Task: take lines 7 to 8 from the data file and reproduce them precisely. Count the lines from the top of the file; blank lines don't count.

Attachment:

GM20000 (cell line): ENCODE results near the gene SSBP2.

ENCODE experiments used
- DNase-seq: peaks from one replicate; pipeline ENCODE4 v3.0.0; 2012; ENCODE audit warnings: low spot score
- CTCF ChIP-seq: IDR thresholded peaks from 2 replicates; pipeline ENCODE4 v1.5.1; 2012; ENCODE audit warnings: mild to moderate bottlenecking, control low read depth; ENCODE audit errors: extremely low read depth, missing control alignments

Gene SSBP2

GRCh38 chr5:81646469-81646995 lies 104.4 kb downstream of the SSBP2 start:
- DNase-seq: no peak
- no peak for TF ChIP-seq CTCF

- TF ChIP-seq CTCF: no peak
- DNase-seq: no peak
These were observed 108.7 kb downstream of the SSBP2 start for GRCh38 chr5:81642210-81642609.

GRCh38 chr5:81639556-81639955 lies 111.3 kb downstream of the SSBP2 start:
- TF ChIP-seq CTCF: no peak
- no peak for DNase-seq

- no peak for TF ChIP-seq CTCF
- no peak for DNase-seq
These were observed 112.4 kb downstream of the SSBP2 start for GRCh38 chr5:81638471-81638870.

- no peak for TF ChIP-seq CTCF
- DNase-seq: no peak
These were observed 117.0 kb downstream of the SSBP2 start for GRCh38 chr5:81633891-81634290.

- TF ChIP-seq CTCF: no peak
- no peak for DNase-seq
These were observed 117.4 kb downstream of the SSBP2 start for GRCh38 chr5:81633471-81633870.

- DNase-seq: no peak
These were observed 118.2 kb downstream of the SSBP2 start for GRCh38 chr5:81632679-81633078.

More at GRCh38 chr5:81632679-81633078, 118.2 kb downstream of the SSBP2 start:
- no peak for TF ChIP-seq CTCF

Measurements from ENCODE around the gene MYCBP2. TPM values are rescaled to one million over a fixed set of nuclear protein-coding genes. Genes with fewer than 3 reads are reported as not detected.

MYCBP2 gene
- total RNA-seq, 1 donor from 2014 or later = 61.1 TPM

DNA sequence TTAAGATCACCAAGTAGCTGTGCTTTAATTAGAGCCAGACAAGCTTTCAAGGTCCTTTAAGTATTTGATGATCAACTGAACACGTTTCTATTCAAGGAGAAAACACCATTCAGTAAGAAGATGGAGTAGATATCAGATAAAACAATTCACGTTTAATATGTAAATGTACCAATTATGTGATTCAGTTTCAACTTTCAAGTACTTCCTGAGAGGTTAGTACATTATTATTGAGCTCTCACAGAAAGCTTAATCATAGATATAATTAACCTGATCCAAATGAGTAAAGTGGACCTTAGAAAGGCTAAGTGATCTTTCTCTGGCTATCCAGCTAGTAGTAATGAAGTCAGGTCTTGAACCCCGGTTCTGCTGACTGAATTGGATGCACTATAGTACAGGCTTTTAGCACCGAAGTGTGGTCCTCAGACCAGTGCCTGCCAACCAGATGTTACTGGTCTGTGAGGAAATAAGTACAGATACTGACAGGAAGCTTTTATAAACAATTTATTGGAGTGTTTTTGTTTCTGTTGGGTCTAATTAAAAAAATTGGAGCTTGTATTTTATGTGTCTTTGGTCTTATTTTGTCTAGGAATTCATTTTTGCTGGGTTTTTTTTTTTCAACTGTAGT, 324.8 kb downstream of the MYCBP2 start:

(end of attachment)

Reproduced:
- DNase-seq: no peak
- no peak for TF ChIP-seq CTCF